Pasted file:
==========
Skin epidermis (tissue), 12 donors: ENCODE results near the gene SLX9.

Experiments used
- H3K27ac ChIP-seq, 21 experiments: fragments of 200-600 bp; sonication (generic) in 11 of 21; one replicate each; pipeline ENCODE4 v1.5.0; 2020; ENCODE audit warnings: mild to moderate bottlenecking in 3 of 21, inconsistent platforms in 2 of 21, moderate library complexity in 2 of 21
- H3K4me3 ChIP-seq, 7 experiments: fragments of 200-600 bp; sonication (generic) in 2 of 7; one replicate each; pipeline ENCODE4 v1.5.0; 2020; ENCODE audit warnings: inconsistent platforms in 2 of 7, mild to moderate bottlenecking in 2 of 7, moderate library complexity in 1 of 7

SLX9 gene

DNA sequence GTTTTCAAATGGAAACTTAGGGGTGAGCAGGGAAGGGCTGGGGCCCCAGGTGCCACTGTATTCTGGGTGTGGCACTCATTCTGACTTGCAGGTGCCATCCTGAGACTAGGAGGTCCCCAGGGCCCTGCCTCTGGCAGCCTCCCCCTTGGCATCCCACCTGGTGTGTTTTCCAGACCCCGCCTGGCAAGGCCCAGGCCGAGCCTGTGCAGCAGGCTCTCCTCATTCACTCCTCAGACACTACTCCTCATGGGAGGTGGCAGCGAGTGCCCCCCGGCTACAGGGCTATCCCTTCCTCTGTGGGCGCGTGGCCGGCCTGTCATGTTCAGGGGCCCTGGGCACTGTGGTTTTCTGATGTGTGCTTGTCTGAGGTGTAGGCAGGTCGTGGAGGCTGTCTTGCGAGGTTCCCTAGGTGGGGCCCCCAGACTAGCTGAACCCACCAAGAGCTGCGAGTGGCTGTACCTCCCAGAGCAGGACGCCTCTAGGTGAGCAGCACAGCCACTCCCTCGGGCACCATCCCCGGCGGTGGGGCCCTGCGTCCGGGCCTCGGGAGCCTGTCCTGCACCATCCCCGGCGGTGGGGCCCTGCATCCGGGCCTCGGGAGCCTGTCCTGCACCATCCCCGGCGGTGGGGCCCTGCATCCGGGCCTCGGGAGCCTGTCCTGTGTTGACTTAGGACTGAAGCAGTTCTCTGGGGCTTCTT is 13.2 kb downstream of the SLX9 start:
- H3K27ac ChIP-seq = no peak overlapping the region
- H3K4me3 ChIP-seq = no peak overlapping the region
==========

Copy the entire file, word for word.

Skin epidermis (tissue), 12 donors: ENCODE results near the gene SLX9.

Experiments used
- H3K27ac ChIP-seq, 21 experiments: fragments of 200-600 bp; sonication (generic) in 11 of 21; one replicate each; pipeline ENCODE4 v1.5.0; 2020; ENCODE audit warnings: mild to moderate bottlenecking in 3 of 21, inconsistent platforms in 2 of 21, moderate library complexity in 2 of 21
- H3K4me3 ChIP-seq, 7 experiments: fragments of 200-600 bp; sonication (generic) in 2 of 7; one replicate each; pipeline ENCODE4 v1.5.0; 2020; ENCODE audit warnings: inconsistent platforms in 2 of 7, mild to moderate bottlenecking in 2 of 7, moderate library complexity in 1 of 7

SLX9 gene

DNA sequence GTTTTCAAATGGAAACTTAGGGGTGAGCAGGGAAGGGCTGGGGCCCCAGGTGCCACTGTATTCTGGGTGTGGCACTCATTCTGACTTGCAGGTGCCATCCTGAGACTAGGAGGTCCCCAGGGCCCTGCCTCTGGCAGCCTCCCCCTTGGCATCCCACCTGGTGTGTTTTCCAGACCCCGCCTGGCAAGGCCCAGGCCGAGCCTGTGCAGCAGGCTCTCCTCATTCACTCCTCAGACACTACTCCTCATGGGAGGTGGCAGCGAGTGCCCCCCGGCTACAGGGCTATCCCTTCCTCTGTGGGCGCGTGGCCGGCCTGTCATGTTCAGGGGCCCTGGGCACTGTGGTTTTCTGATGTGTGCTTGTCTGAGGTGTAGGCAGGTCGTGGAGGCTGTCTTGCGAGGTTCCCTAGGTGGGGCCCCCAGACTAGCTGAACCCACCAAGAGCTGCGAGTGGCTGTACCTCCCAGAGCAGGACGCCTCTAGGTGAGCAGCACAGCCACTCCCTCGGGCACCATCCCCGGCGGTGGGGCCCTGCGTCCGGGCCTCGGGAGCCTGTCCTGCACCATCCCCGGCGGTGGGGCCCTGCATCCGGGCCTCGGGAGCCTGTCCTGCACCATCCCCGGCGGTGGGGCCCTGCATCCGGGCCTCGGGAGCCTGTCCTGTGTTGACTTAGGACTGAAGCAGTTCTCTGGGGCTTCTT is 13.2 kb downstream of the SLX9 start:
- H3K27ac ChIP-seq = no peak overlapping the region
- H3K4me3 ChIP-seq = no peak overlapping the region